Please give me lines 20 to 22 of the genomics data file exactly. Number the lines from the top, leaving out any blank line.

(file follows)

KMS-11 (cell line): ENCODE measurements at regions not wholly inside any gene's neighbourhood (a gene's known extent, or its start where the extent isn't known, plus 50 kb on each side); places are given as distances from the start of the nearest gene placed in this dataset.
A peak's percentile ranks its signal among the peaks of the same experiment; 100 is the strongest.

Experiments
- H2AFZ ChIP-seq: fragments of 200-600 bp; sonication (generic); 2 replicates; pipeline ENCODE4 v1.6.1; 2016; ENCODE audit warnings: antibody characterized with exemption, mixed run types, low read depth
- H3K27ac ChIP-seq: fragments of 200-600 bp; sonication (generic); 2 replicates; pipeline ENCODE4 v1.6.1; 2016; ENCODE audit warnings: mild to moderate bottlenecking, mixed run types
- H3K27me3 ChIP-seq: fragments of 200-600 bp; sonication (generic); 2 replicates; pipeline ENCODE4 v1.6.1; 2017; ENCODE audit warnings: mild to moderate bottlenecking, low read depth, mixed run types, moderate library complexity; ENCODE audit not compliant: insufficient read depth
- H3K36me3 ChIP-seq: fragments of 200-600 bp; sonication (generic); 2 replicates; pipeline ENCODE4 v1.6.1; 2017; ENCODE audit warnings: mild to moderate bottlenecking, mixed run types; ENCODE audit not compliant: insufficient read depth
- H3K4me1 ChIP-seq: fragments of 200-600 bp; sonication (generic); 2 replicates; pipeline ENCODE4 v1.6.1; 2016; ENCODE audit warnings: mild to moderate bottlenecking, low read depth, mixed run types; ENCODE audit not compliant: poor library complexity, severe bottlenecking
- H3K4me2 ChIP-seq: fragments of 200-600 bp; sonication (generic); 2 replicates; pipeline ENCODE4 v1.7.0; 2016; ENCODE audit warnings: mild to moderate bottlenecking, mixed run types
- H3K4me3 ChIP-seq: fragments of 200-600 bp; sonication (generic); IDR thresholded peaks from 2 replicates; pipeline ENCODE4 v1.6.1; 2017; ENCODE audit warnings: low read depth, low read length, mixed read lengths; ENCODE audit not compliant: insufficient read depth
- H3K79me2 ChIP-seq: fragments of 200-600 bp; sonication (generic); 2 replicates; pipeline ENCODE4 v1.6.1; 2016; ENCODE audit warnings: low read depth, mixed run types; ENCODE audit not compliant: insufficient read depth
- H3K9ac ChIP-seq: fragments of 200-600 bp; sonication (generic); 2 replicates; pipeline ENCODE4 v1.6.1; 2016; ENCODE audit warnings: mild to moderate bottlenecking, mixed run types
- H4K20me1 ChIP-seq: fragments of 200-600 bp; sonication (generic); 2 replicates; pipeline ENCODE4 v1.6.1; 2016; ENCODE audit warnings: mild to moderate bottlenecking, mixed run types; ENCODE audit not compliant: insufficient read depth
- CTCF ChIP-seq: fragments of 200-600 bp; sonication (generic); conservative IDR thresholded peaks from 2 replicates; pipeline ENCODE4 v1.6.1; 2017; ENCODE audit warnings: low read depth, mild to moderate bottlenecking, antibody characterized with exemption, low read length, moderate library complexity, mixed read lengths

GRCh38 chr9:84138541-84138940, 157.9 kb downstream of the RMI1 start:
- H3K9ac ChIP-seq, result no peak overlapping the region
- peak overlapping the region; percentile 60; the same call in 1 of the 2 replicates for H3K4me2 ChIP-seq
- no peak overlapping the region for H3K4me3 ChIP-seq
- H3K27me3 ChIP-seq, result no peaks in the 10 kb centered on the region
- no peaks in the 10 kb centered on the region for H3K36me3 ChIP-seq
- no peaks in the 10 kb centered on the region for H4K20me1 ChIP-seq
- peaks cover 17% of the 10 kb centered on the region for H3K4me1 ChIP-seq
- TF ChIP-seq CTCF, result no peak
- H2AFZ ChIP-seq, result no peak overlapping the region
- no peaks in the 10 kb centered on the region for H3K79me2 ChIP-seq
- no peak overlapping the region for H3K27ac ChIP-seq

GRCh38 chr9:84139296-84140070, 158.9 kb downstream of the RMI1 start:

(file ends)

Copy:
- no peaks in the 10 kb centered on the region for H3K36me3 ChIP-seq
- no peaks in the 10 kb centered on the region for H4K20me1 ChIP-seq
- peaks cover 17% of the 10 kb centered on the region for H3K4me1 ChIP-seq